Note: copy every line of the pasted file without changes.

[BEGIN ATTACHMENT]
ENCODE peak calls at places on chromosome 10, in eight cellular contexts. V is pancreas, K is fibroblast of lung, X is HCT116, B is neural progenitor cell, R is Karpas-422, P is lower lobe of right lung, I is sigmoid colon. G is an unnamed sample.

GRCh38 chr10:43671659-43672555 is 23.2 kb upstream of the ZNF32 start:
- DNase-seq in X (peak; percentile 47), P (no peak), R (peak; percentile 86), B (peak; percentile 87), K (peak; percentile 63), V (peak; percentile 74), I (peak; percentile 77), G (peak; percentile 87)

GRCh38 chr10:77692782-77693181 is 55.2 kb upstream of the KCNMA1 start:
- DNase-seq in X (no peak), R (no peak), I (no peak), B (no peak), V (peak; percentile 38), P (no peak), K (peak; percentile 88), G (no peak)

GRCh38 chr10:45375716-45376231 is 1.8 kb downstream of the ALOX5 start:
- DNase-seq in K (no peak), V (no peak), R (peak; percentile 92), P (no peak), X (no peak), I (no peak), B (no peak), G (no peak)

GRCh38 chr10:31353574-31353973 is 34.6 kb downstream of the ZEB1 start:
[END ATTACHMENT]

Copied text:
ENCODE peak calls at places on chromosome 10, in eight cellular contexts. V is pancreas, K is fibroblast of lung, X is HCT116, B is neural progenitor cell, R is Karpas-422, P is lower lobe of right lung, I is sigmoid colon. G is an unnamed sample.

GRCh38 chr10:43671659-43672555 is 23.2 kb upstream of the ZNF32 start:
- DNase-seq in X (peak; percentile 47), P (no peak), R (peak; percentile 86), B (peak; percentile 87), K (peak; percentile 63), V (peak; percentile 74), I (peak; percentile 77), G (peak; percentile 87)

GRCh38 chr10:77692782-77693181 is 55.2 kb upstream of the KCNMA1 start:
- DNase-seq in X (no peak), R (no peak), I (no peak), B (no peak), V (peak; percentile 38), P (no peak), K (peak; percentile 88), G (no peak)

GRCh38 chr10:45375716-45376231 is 1.8 kb downstream of the ALOX5 start:
- DNase-seq in K (no peak), V (no peak), R (peak; percentile 92), P (no peak), X (no peak), I (no peak), B (no peak), G (no peak)

GRCh38 chr10:31353574-31353973 is 34.6 kb downstream of the ZEB1 start: